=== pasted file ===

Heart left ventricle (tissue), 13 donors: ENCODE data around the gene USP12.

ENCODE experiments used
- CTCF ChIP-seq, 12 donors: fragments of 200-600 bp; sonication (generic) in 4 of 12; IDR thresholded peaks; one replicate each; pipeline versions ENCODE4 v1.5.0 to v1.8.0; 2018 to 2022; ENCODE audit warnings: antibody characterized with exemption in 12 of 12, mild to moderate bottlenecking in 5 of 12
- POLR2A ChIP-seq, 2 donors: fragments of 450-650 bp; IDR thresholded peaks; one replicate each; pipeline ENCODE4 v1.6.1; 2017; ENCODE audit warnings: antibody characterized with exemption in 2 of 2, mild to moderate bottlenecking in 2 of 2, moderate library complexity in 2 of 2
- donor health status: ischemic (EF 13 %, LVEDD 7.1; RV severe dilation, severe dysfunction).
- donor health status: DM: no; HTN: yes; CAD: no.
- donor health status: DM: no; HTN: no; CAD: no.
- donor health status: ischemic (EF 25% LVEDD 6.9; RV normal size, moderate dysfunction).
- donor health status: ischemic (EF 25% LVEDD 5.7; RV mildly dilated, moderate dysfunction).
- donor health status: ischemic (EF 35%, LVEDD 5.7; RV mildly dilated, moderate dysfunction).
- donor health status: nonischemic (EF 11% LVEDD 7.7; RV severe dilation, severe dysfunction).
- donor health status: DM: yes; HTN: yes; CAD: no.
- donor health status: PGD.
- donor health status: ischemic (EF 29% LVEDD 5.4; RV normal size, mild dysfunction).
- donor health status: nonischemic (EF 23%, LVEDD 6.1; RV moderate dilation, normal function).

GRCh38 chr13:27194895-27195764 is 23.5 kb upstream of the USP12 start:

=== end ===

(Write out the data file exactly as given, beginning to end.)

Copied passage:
Heart left ventricle (tissue), 13 donors: ENCODE data around the gene USP12.

ENCODE experiments used
- CTCF ChIP-seq, 12 donors: fragments of 200-600 bp; sonication (generic) in 4 of 12; IDR thresholded peaks; one replicate each; pipeline versions ENCODE4 v1.5.0 to v1.8.0; 2018 to 2022; ENCODE audit warnings: antibody characterized with exemption in 12 of 12, mild to moderate bottlenecking in 5 of 12
- POLR2A ChIP-seq, 2 donors: fragments of 450-650 bp; IDR thresholded peaks; one replicate each; pipeline ENCODE4 v1.6.1; 2017; ENCODE audit warnings: antibody characterized with exemption in 2 of 2, mild to moderate bottlenecking in 2 of 2, moderate library complexity in 2 of 2
- donor health status: ischemic (EF 13 %, LVEDD 7.1; RV severe dilation, severe dysfunction).
- donor health status: DM: no; HTN: yes; CAD: no.
- donor health status: DM: no; HTN: no; CAD: no.
- donor health status: ischemic (EF 25% LVEDD 6.9; RV normal size, moderate dysfunction).
- donor health status: ischemic (EF 25% LVEDD 5.7; RV mildly dilated, moderate dysfunction).
- donor health status: ischemic (EF 35%, LVEDD 5.7; RV mildly dilated, moderate dysfunction).
- donor health status: nonischemic (EF 11% LVEDD 7.7; RV severe dilation, severe dysfunction).
- donor health status: DM: yes; HTN: yes; CAD: no.
- donor health status: PGD.
- donor health status: ischemic (EF 29% LVEDD 5.4; RV normal size, mild dysfunction).
- donor health status: nonischemic (EF 23%, LVEDD 6.1; RV moderate dilation, normal function).

GRCh38 chr13:27194895-27195764 is 23.5 kb upstream of the USP12 start: